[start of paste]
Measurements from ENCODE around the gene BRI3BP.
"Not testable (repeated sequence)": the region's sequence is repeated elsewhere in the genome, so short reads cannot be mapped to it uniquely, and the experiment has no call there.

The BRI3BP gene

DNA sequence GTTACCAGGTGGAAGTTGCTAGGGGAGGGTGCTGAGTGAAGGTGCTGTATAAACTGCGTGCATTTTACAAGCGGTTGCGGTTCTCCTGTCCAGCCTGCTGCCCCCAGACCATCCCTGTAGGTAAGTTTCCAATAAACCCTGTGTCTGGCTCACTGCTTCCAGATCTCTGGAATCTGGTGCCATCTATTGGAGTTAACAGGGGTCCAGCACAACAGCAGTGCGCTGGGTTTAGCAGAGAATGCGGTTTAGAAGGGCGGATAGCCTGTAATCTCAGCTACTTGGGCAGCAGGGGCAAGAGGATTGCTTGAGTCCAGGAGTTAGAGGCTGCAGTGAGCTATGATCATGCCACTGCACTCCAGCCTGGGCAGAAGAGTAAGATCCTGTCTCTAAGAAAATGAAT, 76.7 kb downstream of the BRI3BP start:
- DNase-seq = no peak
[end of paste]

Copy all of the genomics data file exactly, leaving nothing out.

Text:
Measurements from ENCODE around the gene BRI3BP.
"Not testable (repeated sequence)": the region's sequence is repeated elsewhere in the genome, so short reads cannot be mapped to it uniquely, and the experiment has no call there.

The BRI3BP gene

DNA sequence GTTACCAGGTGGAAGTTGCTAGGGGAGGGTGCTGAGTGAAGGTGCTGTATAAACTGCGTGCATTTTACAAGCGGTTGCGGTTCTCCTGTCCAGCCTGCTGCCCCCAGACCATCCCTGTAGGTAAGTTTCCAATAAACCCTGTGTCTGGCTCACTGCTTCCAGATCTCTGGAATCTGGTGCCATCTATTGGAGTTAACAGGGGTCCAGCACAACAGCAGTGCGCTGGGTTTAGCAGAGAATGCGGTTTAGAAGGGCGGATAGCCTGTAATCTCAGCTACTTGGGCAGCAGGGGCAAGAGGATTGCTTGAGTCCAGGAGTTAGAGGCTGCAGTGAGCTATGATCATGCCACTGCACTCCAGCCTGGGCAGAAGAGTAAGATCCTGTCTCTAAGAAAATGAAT, 76.7 kb downstream of the BRI3BP start:
- DNase-seq = no peak